nnocturne - A picture of a night scene.

The early glory of nocturnes flourished in the Baroque style known as temebrism (tenebroso in Italian).

Visual art would seem to be most concerned with realms of light. The nocturne proclaims the values of looking at greatly diminished light. It examines darkness, and conditions near its edge.






see thumbnail to leftGerrit van Honthorst (Dutch, 1590-1656), The Denial of Saint Peter, c. 1620, oil on canvas, Minneapolis Institute of Arts.  See Dutch art.





see thumbnail to rightGeorges De La Tour (French, 1593-1652), Magdalen with the Smoking Flame, c. 1640, oil on canvas, 46 x 36 1/8 inches (116.8 x 91.8 cm), Los Angeles County Museum of Art. See Baroque and French art.





see thumbnail to leftValentin de Boulogne (French, 1594-1632), A Musical Party, c. 1626, oil on canvas, 44 x 57 3/4 inches (111.76 x 146.69 cm), Los Angeles County Museum of Art.





see thumbnail to rightRembrandt Harmensz. van Rijn (Dutch, 1606-1669), The Raising of Lazarus, c. 1630, oil on panel, 37 7/8 x 32 inches (96.2 x 81.3 cm), Los Angeles County Museum of Art. See Baroque.




see thumbnail to leftRembrandt Harmensz. van Rijn, Self-Portrait, 1658, oil on canvas, 52 5/8 x 40 7/8 inches (133.7 x 103.8 cm), Frick Collection, NY. See self-portrait.




see thumbnail to rightPierre-Jacques Volaire (French, 1727-before 1802), The Eruption of Mt. Vesuvius, 1777, oil on canvas, 53 1/8 x 89 inches (135.0 x 226.1 cm), North Carolina Art Museum, Raleigh.  See French art.




see thumbnail to leftUtagawa Toyoharu (Japanese, 1733-1814), Nakano-chō Street in the Shin Yoshiwara Entertainment Quarter, 18th-19th century, color woodblock print, image: 9 7/8 x 14 3/4 inches (25.0 x 37.4 cm); sheet: 9 7/8 x 14 3/4 inches (25 x 37.4 cm), Los Angeles County Museum of Art. See Japanese art.



see thumbnail to rightJoseph Wright of Derby (English, 1734-1797), The Iron Forge Viewed from without, oil on canvas, 105 x 140 cm, Hermitage Museum, St. Petersburg, Russia. See English art.



see thumbnail to leftJoseph Wright of Derby, A Cottage on Fire, c. 1787, oil on canvas, 22 7/8 x 30 inches, Minneapolis Institute of Arts.






see thumbnail to rightFrancisco Goya y Lucientes (Spanish, 1746-1828), A Bad Night, 1799, etching and burnished aquatint; plate: 8 1/2 x 5 15/16 innhes (21.59 x 15.08 cm)





see thumbnail to leftJohn Hill (American engraver, 1770-1850), View by Moonlight, Near Fayetteville, after a painting by Joshua Shaw (American, 1776-1860), published in Picturesque Views of American Scenery by M. Carey & Son, 1820, hand-colored engraving, New York Public Library. Several figures stand around a campfire in a forest. It is unclear whether this is near Fayetteville, Arkansas or Fayetteville, North Carolina. See picturesque.




see thumbnail to rightJoseph Mallord William Turner (English, 1775-1851), Moonlight, a Study at Millbank, 1797, oil on canvas, Tate Museum, London. See English art and Romanticism.




see thumbnail to leftJoseph Mallord William Turner, Saint Denis, c. 1833, oil on canvas, Tate Museum, London. No painter is more reknowned than Turner for his painting of atmosphere and light. In the foreground, a number of people busy themselves on the shore of the Seine, the church of St. Denis in the background to the left. All of this industrious activity might suggest that the central source of light is the sun behind a screen of clouds. However, it is more plausible that we see the moon illuminating this tableau. A number of starry dots and passages of clear sky are painted a very dark violet, rendering it somewhat similar to the sky behind this text.



Fitz Hugh Lane (American, 1804-1865), Ship Starlight, c. 1860, oil on canvas, 30 x 50 inches (76.2 x 127.0 cm), Butler Institute of American Art, Youngstown, OH. See Luminism.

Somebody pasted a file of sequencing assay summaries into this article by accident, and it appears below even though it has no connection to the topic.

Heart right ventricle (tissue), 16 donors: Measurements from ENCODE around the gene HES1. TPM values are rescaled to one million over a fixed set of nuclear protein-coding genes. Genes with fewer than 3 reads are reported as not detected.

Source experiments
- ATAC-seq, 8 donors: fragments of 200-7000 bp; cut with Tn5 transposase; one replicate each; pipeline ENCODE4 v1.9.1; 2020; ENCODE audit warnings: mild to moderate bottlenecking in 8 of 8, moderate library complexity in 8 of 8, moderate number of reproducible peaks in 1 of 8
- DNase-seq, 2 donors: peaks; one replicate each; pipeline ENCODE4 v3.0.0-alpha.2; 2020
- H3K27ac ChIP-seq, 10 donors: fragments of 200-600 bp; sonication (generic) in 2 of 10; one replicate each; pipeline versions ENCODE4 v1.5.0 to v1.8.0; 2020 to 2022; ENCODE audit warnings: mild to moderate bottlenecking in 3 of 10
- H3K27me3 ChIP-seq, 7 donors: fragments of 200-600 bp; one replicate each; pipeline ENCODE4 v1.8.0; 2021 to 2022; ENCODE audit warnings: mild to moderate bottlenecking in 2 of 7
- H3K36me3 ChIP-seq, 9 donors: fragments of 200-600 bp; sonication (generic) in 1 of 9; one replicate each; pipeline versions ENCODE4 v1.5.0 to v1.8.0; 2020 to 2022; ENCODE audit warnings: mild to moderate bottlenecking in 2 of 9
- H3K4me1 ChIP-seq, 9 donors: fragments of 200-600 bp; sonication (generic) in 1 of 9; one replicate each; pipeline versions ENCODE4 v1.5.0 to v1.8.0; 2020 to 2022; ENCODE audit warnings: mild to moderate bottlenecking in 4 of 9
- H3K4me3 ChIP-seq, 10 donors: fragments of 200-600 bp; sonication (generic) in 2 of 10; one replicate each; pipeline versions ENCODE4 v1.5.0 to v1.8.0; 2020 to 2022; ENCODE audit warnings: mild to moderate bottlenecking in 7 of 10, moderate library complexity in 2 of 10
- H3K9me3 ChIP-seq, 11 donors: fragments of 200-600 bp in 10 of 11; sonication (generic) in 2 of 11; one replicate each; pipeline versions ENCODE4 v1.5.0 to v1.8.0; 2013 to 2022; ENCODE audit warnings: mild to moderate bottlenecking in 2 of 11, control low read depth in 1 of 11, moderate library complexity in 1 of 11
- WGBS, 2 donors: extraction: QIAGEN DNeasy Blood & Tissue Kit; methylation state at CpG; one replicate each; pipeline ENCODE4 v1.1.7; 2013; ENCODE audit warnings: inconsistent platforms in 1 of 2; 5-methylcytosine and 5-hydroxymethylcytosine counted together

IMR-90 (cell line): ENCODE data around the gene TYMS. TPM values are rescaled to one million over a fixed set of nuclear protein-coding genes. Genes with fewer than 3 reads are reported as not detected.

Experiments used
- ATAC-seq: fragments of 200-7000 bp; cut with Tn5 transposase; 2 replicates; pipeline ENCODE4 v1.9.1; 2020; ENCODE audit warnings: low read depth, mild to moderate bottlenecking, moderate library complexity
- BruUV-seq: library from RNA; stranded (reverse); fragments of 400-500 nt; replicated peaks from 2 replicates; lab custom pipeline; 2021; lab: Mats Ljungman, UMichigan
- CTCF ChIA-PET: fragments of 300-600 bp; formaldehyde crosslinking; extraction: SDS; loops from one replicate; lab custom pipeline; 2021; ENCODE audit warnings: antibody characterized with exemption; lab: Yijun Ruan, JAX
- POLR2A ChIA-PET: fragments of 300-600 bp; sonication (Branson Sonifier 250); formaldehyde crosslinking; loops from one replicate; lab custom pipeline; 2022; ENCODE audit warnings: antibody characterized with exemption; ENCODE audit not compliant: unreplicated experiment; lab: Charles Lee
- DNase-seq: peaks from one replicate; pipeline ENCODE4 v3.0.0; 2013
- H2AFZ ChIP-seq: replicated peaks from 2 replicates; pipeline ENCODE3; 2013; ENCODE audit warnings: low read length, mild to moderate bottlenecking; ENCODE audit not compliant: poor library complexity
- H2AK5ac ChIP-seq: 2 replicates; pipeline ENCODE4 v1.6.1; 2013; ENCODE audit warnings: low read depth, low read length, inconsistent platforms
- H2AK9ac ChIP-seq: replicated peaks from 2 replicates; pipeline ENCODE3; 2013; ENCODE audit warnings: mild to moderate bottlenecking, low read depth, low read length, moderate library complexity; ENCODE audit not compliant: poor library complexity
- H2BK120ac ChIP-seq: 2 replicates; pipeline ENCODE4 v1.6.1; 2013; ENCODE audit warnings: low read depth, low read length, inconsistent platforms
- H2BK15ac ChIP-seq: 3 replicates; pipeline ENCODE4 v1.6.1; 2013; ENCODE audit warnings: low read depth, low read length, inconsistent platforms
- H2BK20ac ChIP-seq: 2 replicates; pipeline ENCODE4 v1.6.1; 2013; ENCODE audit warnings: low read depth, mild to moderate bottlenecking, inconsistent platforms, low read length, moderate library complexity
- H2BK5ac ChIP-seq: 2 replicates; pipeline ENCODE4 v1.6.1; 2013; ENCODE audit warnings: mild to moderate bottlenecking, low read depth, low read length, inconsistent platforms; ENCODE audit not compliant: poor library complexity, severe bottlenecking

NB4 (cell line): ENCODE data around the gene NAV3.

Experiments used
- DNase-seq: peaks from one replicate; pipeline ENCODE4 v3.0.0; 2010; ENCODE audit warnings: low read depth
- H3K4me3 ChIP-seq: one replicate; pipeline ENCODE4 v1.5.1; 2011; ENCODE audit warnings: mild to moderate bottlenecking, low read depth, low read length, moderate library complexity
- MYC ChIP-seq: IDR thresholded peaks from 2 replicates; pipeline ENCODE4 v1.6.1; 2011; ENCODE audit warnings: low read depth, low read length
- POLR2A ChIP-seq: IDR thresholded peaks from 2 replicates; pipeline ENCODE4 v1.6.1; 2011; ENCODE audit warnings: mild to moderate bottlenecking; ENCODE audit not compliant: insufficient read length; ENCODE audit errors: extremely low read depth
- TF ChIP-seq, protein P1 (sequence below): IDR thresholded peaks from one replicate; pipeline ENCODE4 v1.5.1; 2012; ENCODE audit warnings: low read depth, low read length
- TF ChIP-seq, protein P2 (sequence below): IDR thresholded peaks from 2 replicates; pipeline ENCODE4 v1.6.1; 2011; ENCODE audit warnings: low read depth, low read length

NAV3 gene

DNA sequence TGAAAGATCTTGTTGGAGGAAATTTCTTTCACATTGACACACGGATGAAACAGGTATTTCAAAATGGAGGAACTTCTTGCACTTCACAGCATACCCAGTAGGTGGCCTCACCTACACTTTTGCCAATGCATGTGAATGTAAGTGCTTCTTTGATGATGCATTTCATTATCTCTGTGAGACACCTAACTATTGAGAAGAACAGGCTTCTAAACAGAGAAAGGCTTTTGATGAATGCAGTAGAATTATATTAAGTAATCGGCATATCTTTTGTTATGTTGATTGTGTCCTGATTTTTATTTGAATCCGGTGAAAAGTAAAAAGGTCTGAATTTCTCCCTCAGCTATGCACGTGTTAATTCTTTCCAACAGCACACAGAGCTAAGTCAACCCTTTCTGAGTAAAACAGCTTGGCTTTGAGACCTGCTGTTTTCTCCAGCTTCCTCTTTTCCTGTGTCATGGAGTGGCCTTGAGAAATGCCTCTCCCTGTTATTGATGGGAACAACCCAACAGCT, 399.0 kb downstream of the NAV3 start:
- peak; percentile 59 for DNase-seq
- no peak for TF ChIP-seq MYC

see thumbnail to rightSamuel Palmer (English, 1805-1881), A Cornfield by Moonlight with the Evening Star, c. 1830, watercolor with body color and pen and ink, British Museum, London. See Romanticism.




see thumbnail to leftCharles Emile Jacque (French, 1813-1894), Lisière de forêt, effet de soir, no date, etching, New York Public Library.



Jean-François Millet (French, 1814-1875), Fisherman, black crayon, 0.328 x 0.492 m, Louvre. Millet is most associated with the Barbizon school of painters, though he is an important precursor to Realism.




see thumbnail to leftWilliam Trost Richards (American, 1833-1905), Moonlight on Mount Lafayette, New Hampshire, 1873, watercolor, gouache, and graphite on gray-green wove paper, 8 1/2 x 14 3/16 inches (21.6 x 36 cm), Metropolitan Museum of Art, NY. See luminosity.




see thumbnail to rightJames Abbott McNeil Whistler (American, 1834-1903), Nocturne: Grey and Gold -- Westminster Bridge, 1871-2, Burrell Collection, Glasgow.





see thumbnail to leftJames Abbott McNeil Whistler, Nocturne in Black and Gold: The Falling Rocket, c. 1874, oil on canvas, 23 3/4 x 18 3/8 inches, Detroit Institute of Arts. Whistler's nocturnes were tangible demonstrations of his creed of aestheticism, which stressed the artist's duty to orchestrate selected elements from nature into a composition that, like music, existed for its own sake, without regard to moral or didactic issues. This controversial viewpoint led to a lawsuit with John Ruskin (1810-1900, English writer, critic, and artist). Whistler accused Ruskin of slander, when the critic published his opinion of Nocturne in Black and Gold: The Falling Rocket. Ruskin had written,"I have seen, and heard, much of cockney impudence before now; but never expected to hear a coxcomb ask two hundred guineas for flinging a pot of paint in the public's face." Whistler won the libel suit and the fine of one see thumbnail to rightfarthing (the English coin of least worth), and yet the affair bankrupted him. Whistler was assured, nevertheless, of a distinguished place as a precursor to abstract art. Also see art for art's sake, fin de siècle, numismatics, and pyrotechnics.



see thumbnail to leftJames Abbott McNeil Whistler, Nocturne: The Thames at Battersea, 1878, lithograph, 6 3/4 x 10 1/8 inches (17.1 x 25.7 cm), Metropolitan Museum of Art, NY. In his Ten O'Clock Lecture, Whistler analyzed his fascination for the Thames at night, explaining how the evening mist invested the riverside with poetry, transforming chimneys into campanili and warehouses into vast palaces of the night.